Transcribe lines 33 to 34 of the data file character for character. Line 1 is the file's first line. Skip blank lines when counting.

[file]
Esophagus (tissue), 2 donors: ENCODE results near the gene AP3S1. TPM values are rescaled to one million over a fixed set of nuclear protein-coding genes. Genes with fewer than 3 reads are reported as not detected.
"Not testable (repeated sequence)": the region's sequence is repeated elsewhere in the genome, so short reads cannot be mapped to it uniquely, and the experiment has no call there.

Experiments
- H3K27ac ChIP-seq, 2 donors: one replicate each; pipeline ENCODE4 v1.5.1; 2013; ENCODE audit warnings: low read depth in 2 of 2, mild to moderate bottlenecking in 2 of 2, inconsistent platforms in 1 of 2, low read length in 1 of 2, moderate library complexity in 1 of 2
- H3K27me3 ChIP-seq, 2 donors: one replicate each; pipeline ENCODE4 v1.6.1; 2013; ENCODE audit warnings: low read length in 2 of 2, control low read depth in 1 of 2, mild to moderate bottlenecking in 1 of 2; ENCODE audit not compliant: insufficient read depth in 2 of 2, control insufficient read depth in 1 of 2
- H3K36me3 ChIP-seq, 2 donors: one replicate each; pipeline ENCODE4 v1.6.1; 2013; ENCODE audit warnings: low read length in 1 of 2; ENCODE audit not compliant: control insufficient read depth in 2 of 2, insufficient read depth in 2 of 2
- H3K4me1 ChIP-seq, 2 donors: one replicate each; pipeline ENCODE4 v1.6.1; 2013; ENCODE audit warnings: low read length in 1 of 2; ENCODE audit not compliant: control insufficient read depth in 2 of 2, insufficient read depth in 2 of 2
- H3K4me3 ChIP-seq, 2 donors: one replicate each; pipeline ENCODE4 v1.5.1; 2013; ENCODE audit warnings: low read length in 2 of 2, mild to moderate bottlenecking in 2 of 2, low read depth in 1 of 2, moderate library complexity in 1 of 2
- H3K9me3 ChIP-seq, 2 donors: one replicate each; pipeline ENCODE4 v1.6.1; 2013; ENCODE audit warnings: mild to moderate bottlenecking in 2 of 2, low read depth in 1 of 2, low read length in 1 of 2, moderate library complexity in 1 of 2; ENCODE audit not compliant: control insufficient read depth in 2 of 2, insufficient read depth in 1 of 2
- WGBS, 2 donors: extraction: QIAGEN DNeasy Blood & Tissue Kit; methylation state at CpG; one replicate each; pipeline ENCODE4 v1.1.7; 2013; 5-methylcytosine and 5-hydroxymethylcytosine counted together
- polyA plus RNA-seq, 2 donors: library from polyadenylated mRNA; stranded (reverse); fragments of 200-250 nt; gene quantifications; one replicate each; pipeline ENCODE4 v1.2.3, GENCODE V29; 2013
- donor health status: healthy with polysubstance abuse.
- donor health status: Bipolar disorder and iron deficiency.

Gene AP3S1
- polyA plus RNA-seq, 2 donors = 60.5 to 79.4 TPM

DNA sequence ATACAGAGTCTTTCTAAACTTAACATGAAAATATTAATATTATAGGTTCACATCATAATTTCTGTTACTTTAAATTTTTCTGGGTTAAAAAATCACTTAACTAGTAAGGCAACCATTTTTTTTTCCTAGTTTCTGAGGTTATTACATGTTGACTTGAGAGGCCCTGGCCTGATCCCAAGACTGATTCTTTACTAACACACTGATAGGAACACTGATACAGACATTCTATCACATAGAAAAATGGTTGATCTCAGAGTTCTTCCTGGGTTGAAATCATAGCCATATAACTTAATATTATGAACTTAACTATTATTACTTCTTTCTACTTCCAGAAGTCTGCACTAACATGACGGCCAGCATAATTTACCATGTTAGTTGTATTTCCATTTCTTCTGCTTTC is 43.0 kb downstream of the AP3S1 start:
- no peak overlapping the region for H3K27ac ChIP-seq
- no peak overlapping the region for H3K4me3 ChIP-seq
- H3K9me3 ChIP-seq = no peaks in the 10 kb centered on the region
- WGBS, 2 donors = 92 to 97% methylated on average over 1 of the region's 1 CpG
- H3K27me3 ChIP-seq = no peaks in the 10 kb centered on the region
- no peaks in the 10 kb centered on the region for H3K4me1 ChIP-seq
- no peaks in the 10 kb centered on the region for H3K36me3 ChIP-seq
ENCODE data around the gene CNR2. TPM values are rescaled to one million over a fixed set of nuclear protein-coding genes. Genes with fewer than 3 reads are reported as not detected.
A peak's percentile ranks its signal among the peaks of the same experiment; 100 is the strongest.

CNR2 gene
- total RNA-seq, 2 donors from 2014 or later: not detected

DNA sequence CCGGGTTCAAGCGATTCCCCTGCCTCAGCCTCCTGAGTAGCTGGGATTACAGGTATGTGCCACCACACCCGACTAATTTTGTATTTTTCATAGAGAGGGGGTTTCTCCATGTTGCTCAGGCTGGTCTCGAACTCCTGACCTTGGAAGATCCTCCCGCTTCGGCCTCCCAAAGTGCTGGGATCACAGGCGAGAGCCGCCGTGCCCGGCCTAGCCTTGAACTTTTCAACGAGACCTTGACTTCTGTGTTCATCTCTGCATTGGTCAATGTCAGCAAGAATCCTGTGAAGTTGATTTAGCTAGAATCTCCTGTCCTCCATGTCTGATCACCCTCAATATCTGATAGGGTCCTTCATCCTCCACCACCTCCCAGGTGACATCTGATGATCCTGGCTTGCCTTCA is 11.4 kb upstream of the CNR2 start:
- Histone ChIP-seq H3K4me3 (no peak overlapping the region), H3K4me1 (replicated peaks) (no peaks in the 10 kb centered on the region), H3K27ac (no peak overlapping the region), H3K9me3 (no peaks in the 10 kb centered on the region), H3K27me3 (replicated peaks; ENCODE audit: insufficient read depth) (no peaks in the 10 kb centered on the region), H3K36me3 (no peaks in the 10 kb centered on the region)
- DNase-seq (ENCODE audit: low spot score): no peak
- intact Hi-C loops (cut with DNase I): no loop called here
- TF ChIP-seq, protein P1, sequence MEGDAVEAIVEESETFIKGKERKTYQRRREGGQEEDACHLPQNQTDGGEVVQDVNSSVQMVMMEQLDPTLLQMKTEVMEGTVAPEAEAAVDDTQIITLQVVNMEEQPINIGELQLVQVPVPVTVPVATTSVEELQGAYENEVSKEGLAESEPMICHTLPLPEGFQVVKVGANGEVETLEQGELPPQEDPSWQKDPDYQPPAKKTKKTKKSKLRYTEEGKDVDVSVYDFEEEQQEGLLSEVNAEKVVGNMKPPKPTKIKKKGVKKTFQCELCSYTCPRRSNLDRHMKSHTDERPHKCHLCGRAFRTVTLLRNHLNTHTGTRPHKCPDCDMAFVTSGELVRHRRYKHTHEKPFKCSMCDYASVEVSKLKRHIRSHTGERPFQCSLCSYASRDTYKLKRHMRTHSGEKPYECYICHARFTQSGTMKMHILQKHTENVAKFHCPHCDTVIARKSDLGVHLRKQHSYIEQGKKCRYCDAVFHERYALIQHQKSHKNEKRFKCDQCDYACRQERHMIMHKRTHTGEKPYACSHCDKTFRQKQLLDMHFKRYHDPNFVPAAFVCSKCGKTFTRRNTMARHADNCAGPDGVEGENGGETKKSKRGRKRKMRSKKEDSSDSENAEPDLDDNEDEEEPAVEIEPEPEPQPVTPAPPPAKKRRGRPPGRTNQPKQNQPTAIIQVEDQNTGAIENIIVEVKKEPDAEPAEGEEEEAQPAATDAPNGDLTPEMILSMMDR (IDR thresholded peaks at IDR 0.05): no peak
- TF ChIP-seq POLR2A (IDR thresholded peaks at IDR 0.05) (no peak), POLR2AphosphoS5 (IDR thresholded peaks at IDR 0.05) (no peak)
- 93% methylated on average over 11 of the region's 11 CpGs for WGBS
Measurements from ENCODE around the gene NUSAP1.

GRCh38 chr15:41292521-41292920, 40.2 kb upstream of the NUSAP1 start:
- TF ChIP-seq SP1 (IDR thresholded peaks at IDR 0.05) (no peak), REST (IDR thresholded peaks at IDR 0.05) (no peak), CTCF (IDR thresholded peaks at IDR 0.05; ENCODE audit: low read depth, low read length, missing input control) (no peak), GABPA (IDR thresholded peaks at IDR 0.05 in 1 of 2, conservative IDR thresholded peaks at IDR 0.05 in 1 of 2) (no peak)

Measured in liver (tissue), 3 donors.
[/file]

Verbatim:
- TF ChIP-seq POLR2A (IDR thresholded peaks at IDR 0.05) (no peak), POLR2AphosphoS5 (IDR thresholded peaks at IDR 0.05) (no peak)
- 93% methylated on average over 11 of the region's 11 CpGs for WGBS